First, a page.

Furthermore, every state has a method of checking the legitimacy of a mail ballot. Mail-in ballots must be signed and election administrators compare the signature on the ballot with the signature on the voter registration form on file. States also take care to note who has already voted absentee; those who have are stricken from the rolls on Election Day and not allowed to vote. Nonetheless, if the election in a given state is close, get ready for lots of challenges to ballots over signatures.

#3: Buckle up for a potentially wild election night, and then a long wait.

Because Trump has been disparaging mail-in voting, polls are showing that Republicans are more likely to vote in person and Democrats are more likely to vote by mail. This has raised the worrisome prospect that the winner on election night might not be the winner a few days later when the absentee ballots are counted. As the count drags on, uncertainty about the outcome could generate conspiracy theories that weaken trust of the whole system—especially in places where the margins are razor-thin.

However, there are reasons to believe that we may know the results in some key states on election night or the day after. First, a majority of states allow absentee ballots to be “processed” prior to Election Day. That means opening the envelopes and checking to see that the signature matches the signature on file. This is a time-consuming step and being able to get a head start helps election officials avoid a bottleneck on Election Day.

Second, states have a variety of laws in place as to when ballots can actually be “counted” as opposed to “processed.” In those states, the ballot are counted but totals are not released until after polls close on election night. In this polarized country, many states are not likely to be close; they are very likely to be safe for Biden or safe for Trump. This election, not unlike others, will come down to a handful of swing states. So, let’s have a look at ten states which are often placed in the toss-up category and which account for 149 electoral college votes. The following table shows when these states will start counting ballots.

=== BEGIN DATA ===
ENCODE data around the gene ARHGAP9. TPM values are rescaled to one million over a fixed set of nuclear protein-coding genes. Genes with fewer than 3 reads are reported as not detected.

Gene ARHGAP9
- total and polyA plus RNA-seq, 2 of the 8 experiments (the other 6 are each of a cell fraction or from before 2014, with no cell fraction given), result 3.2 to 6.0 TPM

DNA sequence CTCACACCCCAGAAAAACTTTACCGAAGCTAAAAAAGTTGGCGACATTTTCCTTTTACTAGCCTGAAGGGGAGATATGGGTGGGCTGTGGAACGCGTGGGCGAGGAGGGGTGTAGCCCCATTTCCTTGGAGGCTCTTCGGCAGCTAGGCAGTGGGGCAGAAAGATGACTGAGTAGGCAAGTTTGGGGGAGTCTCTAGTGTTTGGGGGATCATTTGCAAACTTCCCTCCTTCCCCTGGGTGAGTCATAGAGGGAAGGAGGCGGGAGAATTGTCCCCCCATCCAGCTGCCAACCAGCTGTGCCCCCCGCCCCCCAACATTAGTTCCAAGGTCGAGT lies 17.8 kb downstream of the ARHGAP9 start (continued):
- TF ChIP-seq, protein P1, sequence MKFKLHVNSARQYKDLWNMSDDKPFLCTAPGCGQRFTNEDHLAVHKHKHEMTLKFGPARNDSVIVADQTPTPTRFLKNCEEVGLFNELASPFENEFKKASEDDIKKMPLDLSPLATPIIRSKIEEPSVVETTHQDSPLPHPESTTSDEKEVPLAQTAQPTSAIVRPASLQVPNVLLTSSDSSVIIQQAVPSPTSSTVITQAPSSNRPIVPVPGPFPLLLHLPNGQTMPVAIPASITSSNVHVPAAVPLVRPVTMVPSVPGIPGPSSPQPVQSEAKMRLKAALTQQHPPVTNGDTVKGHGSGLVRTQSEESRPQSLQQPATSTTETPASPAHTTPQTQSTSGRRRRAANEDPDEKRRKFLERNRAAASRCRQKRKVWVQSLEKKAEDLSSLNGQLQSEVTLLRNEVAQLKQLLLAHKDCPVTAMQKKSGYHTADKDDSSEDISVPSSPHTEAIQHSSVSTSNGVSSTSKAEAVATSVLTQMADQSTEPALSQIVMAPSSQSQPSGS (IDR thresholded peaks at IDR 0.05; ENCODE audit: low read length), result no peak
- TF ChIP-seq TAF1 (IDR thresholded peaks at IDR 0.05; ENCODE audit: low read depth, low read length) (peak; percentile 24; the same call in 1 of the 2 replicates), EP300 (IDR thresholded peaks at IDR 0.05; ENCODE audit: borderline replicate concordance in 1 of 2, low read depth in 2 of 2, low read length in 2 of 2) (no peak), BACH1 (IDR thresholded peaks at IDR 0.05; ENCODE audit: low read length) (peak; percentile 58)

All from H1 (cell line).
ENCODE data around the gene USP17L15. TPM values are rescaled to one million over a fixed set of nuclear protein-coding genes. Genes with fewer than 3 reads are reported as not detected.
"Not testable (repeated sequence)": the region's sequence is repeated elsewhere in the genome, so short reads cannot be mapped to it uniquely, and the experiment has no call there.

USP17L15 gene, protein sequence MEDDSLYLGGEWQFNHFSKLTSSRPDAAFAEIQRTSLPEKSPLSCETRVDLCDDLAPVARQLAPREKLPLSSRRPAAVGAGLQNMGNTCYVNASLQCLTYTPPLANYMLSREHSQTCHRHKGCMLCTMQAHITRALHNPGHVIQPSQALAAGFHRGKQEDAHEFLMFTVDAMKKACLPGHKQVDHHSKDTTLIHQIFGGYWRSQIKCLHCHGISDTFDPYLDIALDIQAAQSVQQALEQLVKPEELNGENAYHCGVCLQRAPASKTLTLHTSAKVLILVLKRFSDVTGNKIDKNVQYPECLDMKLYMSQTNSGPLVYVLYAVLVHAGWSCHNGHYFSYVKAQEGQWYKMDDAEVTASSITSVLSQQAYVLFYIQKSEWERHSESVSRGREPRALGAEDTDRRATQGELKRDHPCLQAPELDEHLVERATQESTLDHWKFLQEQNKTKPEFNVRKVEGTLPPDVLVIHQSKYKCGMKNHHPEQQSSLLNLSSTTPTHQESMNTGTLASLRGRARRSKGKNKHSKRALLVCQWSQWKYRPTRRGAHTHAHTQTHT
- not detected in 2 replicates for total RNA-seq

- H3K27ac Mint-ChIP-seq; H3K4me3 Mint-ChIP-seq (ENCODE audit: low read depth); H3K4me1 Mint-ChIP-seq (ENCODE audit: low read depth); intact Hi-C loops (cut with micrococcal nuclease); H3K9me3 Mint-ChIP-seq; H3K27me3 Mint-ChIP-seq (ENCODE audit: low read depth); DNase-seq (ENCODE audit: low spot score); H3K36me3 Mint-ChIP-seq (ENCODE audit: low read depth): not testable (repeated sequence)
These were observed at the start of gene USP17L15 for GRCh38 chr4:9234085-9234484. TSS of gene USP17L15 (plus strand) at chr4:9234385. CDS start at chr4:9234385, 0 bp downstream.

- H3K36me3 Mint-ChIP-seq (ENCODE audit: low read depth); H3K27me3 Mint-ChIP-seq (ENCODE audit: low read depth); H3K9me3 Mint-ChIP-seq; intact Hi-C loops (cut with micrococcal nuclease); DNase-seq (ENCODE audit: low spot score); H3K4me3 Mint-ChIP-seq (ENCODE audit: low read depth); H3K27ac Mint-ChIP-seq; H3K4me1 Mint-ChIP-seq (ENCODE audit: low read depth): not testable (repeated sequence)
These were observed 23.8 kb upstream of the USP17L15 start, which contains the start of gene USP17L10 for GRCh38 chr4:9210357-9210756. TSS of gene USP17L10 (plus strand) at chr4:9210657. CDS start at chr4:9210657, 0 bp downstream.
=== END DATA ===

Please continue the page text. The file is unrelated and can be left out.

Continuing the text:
When Swing States will Start Counting Ballots

When mail-in ballots start being counted Swing state Electoral votes
22 days before Election Day Florida 29
4 days before Election Day Arizona 11
North Carolina 15
1 day before Election Day Michigan*



Before Election Day, but date not specified Ohio 18
After the polls open on Election Day Georgia 16
Pennsylvania* 20
Wisconsin 10
After the polls close on Election Day Minnesota 10
New Hampshire 4

Source: National Conference of State Legislatures; Michigan data is from the Detroit Free Press.
* Legislation is pending in Pennsylvania and Michigan to allow processing of ballots before Election Day.

Of these swing states, only two prohibit counting ballots until after the polls close on Election Day. The rest allow election officials to get a head start on the count by starting on Election Day and four states allow for a head start of at least one day in counting the mail-in ballots. These four states account for 71 electoral college votes; if they are very close the election outcome could take days to determine. In several swing states—North Carolina, Ohio, Pennsylvania, and Minnesota— voters also have until a few days after Election Day for their ballot to reach election officials, further extending the time the count will take.

Almost everything Trump has said about the mechanics of the upcoming election has turned out to be false: the Postal Service will be able to deliver ballots and the levels of fraud are likely to be very, very low. What does appear to be true, however, is that election night could stretch into election week, and Trump will use the delay to sow doubts about the election. He did this in 2016 in the primaries (even when he was winning) and then again after the general election when he falsely asserted that he would have beaten Hillary Clinton in the popular vote if not for the “millions of people who voted illegally.” Trump’s statements have little to do with the facts and more to do with setting up an excuse for himself and his hardcore supporters in the face of worrying polling numbers.